McKinley spent much of his time in the Illinois area just east of St. Louis. He was a stalwart in the Vintage Chevrolet Club of America, AACA, the Horseless Carriage Club of America, the HCC of Missouri, Inc., and several other national and regional clubs. He was a fixture at major meets such as the AACA regional Fall Meet in Hershey, Pennsylvania.
He knew the hobby from the inside since he had been a Chevrolet dealer in O'Fallon, Illinois. For a time he owned two Tuckers (#36 and #51). The maroon #36 was owned by McKinley for a quarter century before going to the Blackhawk Collection in 1986. Several brass-era cars and stately classics passed through his hands over the years. By his own admission, he financially presided from 1964 to 1966 over the business venture envisioned by Glenn Pray that resulted in the “8/10” Cord replicars. McKinley's son Steven says his father had a dream to recreate the stylish design and sleek look of the first front wheel drive automobile.
The elder McKinley also enjoyed placing several of his vintage cars in local museums and exhibited them upon invitation by HCCM event coordinators setting up educational displays at annual St. Louis Auto Shows in downtown St. Louis. McKinley also sold and traded vintage cars with the likes of tire magnate Harold Coker and Oklahoman Don C. Boulton. McKinley's three-wheel Knox (circa 1899) went to Boulton in the early 1970s and, upon Boulton's passing, found a new owner at Bonhams Amelia Island Auction in March of 2019. McKinley's 1903 Columbus Electric that later was owned by Coker sold at RM Auction at Hershey in October 2015. Both cars sold in the six-figure range at those auctions. Pictures of cars formerly owned by McKinley have appeared in various articles and books. Chevrolet historian and close friend M.G. “Pinky” Randall of Houghton Lake, Michigan, recalls McKinley as “a man honest from the word go and as good a friend of the hobby as you could ever find.”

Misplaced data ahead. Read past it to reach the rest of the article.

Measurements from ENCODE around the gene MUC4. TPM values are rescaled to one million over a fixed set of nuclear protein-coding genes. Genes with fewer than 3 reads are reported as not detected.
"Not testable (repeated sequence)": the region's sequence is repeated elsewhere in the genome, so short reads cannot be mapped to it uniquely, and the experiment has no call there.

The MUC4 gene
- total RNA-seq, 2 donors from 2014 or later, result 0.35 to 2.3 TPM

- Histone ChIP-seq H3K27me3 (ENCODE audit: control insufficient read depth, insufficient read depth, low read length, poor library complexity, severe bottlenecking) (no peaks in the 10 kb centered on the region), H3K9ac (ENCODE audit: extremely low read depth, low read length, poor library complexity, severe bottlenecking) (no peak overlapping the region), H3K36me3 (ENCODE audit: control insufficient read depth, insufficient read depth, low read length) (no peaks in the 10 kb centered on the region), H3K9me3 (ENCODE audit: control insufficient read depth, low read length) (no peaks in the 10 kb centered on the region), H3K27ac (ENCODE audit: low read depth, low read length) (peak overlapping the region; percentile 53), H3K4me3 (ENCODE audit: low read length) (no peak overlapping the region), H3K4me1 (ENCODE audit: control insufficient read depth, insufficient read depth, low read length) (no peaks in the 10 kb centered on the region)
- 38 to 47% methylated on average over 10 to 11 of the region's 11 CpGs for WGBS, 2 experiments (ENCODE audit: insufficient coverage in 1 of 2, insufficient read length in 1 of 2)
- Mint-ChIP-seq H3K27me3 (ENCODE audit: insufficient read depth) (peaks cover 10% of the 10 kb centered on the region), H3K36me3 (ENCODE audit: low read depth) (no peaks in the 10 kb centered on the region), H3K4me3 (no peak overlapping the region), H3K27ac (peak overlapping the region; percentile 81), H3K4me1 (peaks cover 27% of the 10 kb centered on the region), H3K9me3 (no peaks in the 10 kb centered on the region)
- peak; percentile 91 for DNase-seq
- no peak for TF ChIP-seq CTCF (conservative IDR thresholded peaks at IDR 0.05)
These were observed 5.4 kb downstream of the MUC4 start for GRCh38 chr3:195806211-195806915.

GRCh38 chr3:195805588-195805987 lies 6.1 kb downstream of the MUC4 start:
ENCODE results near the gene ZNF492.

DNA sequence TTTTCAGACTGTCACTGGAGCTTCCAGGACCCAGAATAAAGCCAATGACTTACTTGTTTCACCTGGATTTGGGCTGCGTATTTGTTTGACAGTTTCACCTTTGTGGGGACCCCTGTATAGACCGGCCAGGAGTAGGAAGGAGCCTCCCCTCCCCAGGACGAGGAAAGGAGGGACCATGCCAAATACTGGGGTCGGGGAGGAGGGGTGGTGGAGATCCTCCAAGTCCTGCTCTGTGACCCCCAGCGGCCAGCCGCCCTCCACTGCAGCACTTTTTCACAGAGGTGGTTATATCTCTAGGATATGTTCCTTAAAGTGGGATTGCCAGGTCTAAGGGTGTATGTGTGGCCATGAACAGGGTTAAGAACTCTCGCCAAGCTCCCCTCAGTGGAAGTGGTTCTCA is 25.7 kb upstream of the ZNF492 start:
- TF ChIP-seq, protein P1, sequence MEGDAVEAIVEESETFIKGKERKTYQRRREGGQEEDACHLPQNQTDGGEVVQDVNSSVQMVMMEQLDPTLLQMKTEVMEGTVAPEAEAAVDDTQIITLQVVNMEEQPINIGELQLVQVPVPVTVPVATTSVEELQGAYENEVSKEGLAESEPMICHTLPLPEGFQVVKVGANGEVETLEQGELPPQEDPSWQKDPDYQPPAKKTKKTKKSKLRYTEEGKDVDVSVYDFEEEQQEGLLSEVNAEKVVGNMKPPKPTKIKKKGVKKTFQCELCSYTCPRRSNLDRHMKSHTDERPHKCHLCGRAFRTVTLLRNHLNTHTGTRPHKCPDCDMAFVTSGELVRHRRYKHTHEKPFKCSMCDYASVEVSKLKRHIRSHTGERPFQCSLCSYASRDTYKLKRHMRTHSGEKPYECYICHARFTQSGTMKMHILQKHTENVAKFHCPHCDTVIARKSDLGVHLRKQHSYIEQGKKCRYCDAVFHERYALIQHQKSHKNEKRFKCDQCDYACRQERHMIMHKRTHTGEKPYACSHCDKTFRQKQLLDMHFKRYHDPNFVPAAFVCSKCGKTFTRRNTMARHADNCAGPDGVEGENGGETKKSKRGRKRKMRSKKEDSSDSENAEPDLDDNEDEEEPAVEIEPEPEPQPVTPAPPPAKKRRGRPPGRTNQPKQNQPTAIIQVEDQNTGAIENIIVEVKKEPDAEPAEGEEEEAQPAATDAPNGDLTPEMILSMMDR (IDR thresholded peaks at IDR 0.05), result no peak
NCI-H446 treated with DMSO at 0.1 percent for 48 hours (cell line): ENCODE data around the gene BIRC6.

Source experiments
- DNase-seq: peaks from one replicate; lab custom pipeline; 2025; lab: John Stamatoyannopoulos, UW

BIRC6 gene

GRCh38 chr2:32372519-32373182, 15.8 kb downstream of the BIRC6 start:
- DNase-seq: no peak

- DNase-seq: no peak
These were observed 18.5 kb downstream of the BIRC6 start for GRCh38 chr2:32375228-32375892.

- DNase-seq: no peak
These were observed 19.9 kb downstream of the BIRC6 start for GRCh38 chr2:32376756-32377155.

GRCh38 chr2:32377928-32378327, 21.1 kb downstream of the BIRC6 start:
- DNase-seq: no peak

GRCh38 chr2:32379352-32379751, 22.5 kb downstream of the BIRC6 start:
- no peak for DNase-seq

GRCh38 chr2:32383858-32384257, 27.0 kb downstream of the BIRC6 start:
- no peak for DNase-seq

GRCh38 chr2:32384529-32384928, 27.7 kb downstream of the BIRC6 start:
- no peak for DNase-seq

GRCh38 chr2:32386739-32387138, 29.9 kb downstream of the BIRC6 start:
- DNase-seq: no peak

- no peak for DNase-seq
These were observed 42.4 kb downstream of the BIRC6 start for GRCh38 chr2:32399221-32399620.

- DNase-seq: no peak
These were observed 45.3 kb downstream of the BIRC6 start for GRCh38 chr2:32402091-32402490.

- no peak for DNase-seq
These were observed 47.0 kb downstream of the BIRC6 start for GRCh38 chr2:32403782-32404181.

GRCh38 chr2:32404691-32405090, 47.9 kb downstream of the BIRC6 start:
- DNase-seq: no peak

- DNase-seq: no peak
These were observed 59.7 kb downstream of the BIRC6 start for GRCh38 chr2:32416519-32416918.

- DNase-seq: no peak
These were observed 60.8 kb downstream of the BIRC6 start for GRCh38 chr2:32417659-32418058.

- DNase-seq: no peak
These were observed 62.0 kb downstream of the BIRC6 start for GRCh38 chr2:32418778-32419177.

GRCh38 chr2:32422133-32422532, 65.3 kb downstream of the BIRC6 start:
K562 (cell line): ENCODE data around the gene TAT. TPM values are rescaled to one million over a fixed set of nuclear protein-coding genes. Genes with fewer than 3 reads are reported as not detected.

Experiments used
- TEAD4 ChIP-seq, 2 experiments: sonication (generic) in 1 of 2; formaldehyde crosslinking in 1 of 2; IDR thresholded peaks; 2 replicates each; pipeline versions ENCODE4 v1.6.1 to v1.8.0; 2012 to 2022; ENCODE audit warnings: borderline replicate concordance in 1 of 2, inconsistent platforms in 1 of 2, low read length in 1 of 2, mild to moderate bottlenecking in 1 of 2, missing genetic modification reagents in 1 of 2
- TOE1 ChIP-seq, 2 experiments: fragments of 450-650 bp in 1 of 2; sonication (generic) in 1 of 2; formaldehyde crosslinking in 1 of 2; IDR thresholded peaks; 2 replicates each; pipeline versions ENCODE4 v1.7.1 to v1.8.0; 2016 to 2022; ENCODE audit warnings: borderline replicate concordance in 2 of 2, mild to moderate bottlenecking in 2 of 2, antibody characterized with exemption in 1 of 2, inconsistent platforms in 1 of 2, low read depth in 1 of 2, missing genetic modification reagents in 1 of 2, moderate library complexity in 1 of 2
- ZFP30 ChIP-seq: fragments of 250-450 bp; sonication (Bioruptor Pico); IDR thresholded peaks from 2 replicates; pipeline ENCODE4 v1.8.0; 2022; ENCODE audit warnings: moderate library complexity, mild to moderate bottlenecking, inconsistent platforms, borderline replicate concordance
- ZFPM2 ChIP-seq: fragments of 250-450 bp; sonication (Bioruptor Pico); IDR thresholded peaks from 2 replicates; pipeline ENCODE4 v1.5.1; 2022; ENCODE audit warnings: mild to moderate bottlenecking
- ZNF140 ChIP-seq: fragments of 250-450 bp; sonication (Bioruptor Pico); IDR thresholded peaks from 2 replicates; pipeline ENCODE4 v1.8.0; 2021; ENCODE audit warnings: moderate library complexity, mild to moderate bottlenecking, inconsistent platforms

McKinley's long-time friends recall his pleasant and relaxed approach to life, including the old car hobby. Over many years he was seen annually at the Hershey Fall meet in his sport coat and tie, a trademark feature of the man. In the 1970s he participated in cross-continent tours in a 1913 Moyer seven-passenger touring, which he told this writer was a magnificently reliable car he highly favored.
McKinley's wife Gloria preceded him. He is survived by son Steven and his family and by daughter Beverly. Funeral arrangements were made by Kurrus Funeral Home in Belleville, Illinois.
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